by Bob Hart
Special to The Leaven
KANSAS CITY, Kan. — The only numbers involved were those of expanding hearts and blossoming dreams.
Earlier this year, the University of Notre Dame presented its William D. Reynolds Award, recognizing exceptional work with youth, to 1992 graduate and Kansas City resident Brad Grabs. Grabs earned his degree in accounting from the school, but his impact since has had little to do with financial analysis.
As executive director of The Learning Club since 2002, Grabs oversees an expanding afterschool and summer program for children in the urban core. The former Rockhurst High School teacher founded the organization following an encounter in which he was beaten and mugged by two teenagers.
“After I got over my anger and fear, I began to pray and reflect,” Grabs said. “I realized that kids in the inner city possess the same qualities as all kids, but they lack the same opportunities. They were in need of direction and hope.”
The Learning Club, which operates out of five separate sites in the urban core, has grown to serve more than 120 children each week and now boasts more than 100 volunteer tutors. Most of the students being served live in households in which the total income is less than $10,000 a year.
Students in the program not only get help with their formal studies, but also learn life and social skills, such as shaking hands and looking people in the eye.
And they learn to dream.
“Some kids haven’t yet learned to look beyond the situations which currently imprison them, like poverty and schools which aren’t equipped to keep up with their needs,” Grabs explained. “We want them to know that their lives have meaning, purpose and dignity. We want them to know they can succeed at many things.”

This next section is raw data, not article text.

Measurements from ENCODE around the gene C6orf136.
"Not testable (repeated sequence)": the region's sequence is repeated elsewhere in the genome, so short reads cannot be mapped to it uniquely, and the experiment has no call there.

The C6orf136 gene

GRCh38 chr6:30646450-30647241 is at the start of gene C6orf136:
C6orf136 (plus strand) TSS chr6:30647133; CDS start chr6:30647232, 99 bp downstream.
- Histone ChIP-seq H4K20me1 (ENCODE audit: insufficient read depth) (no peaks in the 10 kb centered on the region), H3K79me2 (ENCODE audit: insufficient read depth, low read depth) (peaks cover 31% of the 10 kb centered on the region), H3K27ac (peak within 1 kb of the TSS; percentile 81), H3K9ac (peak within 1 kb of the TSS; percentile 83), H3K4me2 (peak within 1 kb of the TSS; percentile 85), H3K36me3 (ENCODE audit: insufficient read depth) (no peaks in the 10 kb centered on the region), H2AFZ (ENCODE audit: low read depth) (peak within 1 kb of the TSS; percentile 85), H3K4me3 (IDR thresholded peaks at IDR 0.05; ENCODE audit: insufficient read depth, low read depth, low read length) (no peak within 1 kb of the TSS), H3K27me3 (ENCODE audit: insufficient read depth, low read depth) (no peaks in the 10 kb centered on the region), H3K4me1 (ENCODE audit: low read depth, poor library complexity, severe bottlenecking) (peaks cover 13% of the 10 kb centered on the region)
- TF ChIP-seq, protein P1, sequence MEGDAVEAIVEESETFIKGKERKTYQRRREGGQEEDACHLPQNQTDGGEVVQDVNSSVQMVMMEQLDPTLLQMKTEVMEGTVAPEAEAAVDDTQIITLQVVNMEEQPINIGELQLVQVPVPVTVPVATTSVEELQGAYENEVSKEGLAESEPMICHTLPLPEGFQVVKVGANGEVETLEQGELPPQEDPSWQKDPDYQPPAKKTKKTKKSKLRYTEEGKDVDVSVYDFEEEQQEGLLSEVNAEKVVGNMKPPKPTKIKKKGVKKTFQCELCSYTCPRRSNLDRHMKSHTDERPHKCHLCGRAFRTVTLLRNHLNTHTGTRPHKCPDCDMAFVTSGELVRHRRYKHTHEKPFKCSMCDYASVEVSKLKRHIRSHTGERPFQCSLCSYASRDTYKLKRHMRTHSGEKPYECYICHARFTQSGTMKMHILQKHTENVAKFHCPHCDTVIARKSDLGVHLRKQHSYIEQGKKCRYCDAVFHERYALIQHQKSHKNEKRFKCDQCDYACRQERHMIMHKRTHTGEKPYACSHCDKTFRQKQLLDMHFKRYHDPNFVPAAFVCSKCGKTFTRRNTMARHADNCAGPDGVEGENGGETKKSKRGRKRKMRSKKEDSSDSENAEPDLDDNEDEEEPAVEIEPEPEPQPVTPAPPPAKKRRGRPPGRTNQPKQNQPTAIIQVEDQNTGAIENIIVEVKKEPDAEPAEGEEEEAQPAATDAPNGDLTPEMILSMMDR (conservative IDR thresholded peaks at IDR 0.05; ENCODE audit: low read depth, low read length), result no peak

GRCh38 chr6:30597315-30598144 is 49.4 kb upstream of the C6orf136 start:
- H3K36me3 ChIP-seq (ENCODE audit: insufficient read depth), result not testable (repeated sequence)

The Learning Club receives help from several parishes, particularly the Church of Nativity in Leawood, but the majority of its donors are individuals.
Stan Nill, a parishioner of Holy Trinity Church in Lenexa, has been volunteering his time for more than two years.
“My three grown kids come down with me and tutor, too,” he said. “It’s a family activity.”
Mary Anne Browne, a retired teacher from St. Pius X Parish in Mission, has also been involved for two years.
“The consistency of showing up is what’s important for these kids,” Brown said. “I love working with them. The effort they show is just tremendous. It’s amazing.”
The actual staff for The Learning Club includes just three employees — two full time and one part time — so the role of volunteers is instrumental in the organization’s continued success.
“We must have sustainable funding and a dependable pool of volunteers to survive,” Grabs said. “Many people have a huge heart for disadvantaged kids, but they don’t necessarily know how to connect or make a difference. We hope that we’ve made that easier for them.”
The executive director said language barriers are an ongoing struggle for the club, since many students have limited or no English skills when they first come through the doors. Many also live in homes where the adults do not speak English, so they have difficulty helping with homework assignments.
“We’re constantly improving our assessment system,” Grabs said. “And we’ve seen amazing progress with a lot of the kids. Improving English skills has led to improved grades in many cases.”
Grabs, who lives with his wife Dawn and their three children near one of The Learning Club sites, often quotes a favorite Bible verse as inspiration for his work: “I have come that they may have life, and have it to the full” (Jn 10: 10).
“I’m following the voice of the Spirit,” he said.